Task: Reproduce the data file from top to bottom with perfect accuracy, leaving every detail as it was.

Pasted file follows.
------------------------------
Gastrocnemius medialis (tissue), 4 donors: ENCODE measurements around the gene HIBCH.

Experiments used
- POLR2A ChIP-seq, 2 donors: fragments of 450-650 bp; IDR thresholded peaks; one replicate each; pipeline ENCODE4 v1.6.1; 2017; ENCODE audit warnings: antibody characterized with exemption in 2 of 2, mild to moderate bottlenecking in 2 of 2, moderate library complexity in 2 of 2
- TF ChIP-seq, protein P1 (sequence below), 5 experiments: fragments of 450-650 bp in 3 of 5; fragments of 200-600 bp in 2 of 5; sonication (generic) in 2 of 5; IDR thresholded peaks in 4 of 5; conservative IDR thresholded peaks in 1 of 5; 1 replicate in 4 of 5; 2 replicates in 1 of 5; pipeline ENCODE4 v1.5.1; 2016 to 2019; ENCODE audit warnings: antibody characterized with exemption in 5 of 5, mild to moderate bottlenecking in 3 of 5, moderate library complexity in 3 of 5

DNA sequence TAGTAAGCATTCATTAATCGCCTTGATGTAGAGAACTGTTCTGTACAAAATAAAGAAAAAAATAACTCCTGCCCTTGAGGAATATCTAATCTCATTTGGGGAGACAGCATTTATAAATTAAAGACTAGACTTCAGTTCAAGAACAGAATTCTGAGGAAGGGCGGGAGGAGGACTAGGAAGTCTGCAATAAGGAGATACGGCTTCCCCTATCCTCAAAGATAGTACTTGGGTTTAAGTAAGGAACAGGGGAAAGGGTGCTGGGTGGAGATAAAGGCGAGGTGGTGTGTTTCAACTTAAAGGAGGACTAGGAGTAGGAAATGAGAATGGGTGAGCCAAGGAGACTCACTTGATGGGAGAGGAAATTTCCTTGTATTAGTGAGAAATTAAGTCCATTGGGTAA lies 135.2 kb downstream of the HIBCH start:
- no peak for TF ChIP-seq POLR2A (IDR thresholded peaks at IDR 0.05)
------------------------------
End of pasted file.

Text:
Gastrocnemius medialis (tissue), 4 donors: ENCODE measurements around the gene HIBCH.

Experiments used
- POLR2A ChIP-seq, 2 donors: fragments of 450-650 bp; IDR thresholded peaks; one replicate each; pipeline ENCODE4 v1.6.1; 2017; ENCODE audit warnings: antibody characterized with exemption in 2 of 2, mild to moderate bottlenecking in 2 of 2, moderate library complexity in 2 of 2
- TF ChIP-seq, protein P1 (sequence below), 5 experiments: fragments of 450-650 bp in 3 of 5; fragments of 200-600 bp in 2 of 5; sonication (generic) in 2 of 5; IDR thresholded peaks in 4 of 5; conservative IDR thresholded peaks in 1 of 5; 1 replicate in 4 of 5; 2 replicates in 1 of 5; pipeline ENCODE4 v1.5.1; 2016 to 2019; ENCODE audit warnings: antibody characterized with exemption in 5 of 5, mild to moderate bottlenecking in 3 of 5, moderate library complexity in 3 of 5

DNA sequence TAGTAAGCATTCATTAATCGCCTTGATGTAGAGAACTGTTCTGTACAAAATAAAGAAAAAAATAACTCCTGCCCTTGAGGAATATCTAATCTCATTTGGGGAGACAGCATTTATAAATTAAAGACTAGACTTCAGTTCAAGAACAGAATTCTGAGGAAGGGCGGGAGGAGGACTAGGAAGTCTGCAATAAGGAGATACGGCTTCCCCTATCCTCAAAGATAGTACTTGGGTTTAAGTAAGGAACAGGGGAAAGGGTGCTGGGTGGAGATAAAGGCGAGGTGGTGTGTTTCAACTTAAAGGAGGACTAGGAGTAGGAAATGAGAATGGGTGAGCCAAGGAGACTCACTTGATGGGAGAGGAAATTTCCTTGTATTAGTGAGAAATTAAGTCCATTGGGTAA lies 135.2 kb downstream of the HIBCH start:
- no peak for TF ChIP-seq POLR2A (IDR thresholded peaks at IDR 0.05)